ESPN’s NHL Coverage Creates Hot Sound on the Ice
Audio effort means more mics on the nets, more talk time for players
ESPN is venturing out on what will be its most ambitious audio outing yet for its NHL coverage. Innovations include an inventive approach to capturing sound in and around the goals, more — and more integrated — player audio, and more effects microphones in and around the rink.
ESPN lead A1 Dan “Buddha” Bernstein notes proudly what he called the network’s boldest audio move: an array of three RF lav mics in an L-C-R configuration, which creates what he calls a surround-type sonic environment around the goals.The arrays are the result of extensive experimentation with placement and processing. Notably, the center mic is processed through a DTS Neural Mono2Stereo processor (either a hardware or Waves plug-in version, depending on what’s available aboard the mobile production unit) and panned wide and to the rear of the 5.1-surround mix to enable Bernstein or A1 Steve Miller, on alternating broadcasts, to keep the announcer audio clear and intelligible in the same center channel.
“In game coverage,” says Bernstein, “it will feel like a much more crisp and dynamic sound around the goal. It adds a little inherent delay, so it feels almost like reverb around the crease, but it really fills out the sound. And if we do a real-time replay from the cameras in the net, it’ll put you directly in that environment, which can be pretty exciting, sonically.”
Noting that the new approaches to hockey sound remind him of mixing X Games for ESPN, he adds that the new net array is the logical conclusion to two decades of focusing on that key point on the ice but it had to overcome some significant challenges.
“We were doing it 20 years ago when I was first doing hockey with ESPN, using a single microphone, which got great sounds,” Bernstein explains. “But one of the requests from production this year was they wanted to feel more life around the creases. However, we could put microphones only where the NHL allows us to mount them, and there is a finite amount of space in the goal to put transmitters, with all of the cameras and other electronics that are in there. So three [microphones] seemed like the most we could put in there and still maintain the amount of space that we needed for separation between the transmitters [to prevent] intermodulation between them.”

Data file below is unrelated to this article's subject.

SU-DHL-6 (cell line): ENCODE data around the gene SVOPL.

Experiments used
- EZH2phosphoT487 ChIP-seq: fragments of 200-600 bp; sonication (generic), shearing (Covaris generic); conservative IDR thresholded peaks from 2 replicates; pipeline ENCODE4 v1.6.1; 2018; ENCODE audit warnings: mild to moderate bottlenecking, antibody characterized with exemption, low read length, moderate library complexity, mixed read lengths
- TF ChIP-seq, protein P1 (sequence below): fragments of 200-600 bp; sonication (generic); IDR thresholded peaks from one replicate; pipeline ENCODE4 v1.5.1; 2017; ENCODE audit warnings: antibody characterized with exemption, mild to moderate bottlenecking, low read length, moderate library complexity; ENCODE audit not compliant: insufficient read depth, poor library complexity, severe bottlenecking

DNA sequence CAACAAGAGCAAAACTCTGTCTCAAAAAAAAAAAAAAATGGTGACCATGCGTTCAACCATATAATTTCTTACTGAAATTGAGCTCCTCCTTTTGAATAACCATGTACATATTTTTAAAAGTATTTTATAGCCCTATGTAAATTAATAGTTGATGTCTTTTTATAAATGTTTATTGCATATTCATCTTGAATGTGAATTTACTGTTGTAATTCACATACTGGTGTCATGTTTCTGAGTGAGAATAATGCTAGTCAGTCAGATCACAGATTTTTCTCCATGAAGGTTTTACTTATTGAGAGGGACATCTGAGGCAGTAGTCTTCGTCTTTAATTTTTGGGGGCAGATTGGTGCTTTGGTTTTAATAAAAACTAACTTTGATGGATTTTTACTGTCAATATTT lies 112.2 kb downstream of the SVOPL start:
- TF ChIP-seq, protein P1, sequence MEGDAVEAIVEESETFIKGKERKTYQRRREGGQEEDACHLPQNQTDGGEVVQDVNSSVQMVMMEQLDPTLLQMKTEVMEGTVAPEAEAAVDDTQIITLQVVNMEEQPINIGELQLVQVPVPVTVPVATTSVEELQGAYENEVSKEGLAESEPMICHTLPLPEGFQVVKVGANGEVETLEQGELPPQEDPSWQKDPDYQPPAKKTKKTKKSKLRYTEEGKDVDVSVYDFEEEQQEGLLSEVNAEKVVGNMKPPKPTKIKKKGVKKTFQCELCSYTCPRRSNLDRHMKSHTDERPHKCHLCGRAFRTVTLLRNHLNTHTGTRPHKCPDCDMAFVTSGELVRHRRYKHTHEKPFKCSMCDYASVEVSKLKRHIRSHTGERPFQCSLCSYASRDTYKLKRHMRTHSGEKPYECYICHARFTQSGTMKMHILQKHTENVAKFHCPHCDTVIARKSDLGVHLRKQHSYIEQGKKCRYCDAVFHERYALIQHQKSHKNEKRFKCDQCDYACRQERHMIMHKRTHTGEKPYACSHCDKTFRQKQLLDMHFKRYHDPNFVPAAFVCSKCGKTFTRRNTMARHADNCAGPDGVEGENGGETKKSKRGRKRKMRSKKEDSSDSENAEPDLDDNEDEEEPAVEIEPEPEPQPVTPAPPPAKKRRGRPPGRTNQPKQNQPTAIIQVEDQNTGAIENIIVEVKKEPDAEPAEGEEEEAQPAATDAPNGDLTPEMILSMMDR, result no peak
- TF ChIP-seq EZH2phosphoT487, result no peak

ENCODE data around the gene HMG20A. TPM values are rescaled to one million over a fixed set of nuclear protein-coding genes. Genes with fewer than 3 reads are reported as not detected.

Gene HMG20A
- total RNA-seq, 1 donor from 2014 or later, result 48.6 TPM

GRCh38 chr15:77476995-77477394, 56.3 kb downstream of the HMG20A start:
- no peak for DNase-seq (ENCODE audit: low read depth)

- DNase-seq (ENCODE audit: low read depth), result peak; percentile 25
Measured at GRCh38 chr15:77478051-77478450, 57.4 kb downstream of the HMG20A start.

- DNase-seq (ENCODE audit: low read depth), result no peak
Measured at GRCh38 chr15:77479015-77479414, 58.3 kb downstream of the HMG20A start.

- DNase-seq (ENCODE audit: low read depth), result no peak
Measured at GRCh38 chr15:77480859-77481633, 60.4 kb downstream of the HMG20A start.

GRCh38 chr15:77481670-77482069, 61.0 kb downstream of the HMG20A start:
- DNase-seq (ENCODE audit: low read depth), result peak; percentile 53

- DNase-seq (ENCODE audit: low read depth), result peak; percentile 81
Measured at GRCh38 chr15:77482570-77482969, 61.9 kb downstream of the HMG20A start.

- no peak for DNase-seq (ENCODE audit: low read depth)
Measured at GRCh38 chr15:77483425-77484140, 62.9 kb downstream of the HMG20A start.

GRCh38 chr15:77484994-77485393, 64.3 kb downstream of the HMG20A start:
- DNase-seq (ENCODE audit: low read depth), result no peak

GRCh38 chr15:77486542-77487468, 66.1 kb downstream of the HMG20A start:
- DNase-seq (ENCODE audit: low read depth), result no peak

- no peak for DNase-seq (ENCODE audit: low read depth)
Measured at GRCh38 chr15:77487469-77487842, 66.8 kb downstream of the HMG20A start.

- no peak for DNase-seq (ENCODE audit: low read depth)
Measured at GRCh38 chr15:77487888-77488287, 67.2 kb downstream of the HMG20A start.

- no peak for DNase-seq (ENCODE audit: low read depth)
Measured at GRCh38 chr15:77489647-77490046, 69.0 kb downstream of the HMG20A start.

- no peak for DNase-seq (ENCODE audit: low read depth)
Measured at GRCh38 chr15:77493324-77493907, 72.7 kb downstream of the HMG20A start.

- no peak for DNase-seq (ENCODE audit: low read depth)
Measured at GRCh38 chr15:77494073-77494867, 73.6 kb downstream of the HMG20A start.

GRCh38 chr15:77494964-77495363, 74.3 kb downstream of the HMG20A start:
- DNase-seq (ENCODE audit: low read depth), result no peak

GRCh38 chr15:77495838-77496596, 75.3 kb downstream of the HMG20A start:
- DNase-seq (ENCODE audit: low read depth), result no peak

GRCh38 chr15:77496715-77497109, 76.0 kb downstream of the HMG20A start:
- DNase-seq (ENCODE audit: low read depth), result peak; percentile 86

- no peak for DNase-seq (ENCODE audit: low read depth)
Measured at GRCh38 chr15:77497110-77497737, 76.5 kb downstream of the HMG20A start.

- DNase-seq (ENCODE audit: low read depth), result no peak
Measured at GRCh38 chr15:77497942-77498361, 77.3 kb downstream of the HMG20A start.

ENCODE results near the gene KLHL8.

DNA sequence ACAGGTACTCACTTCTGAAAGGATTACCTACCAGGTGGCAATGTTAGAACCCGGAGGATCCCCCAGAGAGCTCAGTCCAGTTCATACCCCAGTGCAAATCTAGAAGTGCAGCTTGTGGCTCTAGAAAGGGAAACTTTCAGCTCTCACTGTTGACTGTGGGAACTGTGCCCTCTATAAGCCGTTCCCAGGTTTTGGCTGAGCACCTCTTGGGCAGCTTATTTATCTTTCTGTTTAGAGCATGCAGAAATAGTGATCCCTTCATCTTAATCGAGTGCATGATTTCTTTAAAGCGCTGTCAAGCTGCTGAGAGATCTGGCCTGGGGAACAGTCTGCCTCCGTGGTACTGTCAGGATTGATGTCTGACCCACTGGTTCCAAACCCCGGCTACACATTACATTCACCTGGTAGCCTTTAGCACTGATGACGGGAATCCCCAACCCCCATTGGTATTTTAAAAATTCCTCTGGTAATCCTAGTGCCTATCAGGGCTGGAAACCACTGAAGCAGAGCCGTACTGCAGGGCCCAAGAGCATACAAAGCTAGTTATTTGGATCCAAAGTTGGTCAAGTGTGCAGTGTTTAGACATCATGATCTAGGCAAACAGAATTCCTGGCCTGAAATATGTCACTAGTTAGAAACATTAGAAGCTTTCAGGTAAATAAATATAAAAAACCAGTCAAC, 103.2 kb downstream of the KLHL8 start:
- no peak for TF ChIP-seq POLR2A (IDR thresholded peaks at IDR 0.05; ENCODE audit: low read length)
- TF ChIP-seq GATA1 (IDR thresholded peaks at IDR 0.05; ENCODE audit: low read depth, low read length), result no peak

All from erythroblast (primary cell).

And the outcome, he adds, has been spectacular: “During our game in Chicago the other night, one particular goal that was scored rang off one of the pipes, and it sounded like an explosion! In a way, it’s a similar effect to what we have been able to accomplish on Sunday Night Baseball with microphones around home plate, where it feels like a sonic experience and not just like a random noise occurring in the course of the game.”
Player Audio Is Complicated
ESPN can place microphones on up to two players per side and is using the Q5X PlayerMic for that application. What’s different this season is that the same mics will also be used for on-ice interviews before and during breaks in the games, with the athletes also fitted with wireless IFBs.
The technique lets the audio follow the player through various environments throughout the match but comes with its own challenges because each environment has its own sonic characteristics. For instance, the action around play has one type of ambience, and an on-ice interview will have the player’s voice competing with the PA system, which Bernstein says is usually at its loudest before the game and during breaks.